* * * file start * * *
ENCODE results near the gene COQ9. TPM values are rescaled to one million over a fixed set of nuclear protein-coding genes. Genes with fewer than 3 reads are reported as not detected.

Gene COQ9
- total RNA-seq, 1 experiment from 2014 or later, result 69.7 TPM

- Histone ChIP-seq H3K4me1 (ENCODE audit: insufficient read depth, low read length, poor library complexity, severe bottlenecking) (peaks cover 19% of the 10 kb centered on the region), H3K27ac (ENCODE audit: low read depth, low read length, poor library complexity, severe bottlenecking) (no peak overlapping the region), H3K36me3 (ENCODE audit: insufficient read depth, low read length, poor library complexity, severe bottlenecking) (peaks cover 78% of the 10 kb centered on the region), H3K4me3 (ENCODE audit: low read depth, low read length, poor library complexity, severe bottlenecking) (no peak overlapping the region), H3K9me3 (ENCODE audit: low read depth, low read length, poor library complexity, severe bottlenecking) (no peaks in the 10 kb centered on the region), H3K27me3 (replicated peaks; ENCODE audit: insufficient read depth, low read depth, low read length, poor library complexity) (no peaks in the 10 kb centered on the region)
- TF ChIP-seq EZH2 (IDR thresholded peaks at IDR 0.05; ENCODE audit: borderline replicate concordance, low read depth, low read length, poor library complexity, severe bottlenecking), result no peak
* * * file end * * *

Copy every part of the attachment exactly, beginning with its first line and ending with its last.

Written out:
ENCODE results near the gene COQ9. TPM values are rescaled to one million over a fixed set of nuclear protein-coding genes. Genes with fewer than 3 reads are reported as not detected.

Gene COQ9
- total RNA-seq, 1 experiment from 2014 or later, result 69.7 TPM

- Histone ChIP-seq H3K4me1 (ENCODE audit: insufficient read depth, low read length, poor library complexity, severe bottlenecking) (peaks cover 19% of the 10 kb centered on the region), H3K27ac (ENCODE audit: low read depth, low read length, poor library complexity, severe bottlenecking) (no peak overlapping the region), H3K36me3 (ENCODE audit: insufficient read depth, low read length, poor library complexity, severe bottlenecking) (peaks cover 78% of the 10 kb centered on the region), H3K4me3 (ENCODE audit: low read depth, low read length, poor library complexity, severe bottlenecking) (no peak overlapping the region), H3K9me3 (ENCODE audit: low read depth, low read length, poor library complexity, severe bottlenecking) (no peaks in the 10 kb centered on the region), H3K27me3 (replicated peaks; ENCODE audit: insufficient read depth, low read depth, low read length, poor library complexity) (no peaks in the 10 kb centered on the region)
- TF ChIP-seq EZH2 (IDR thresholded peaks at IDR 0.05; ENCODE audit: borderline replicate concordance, low read depth, low read length, poor library complexity, severe bottlenecking), result no peak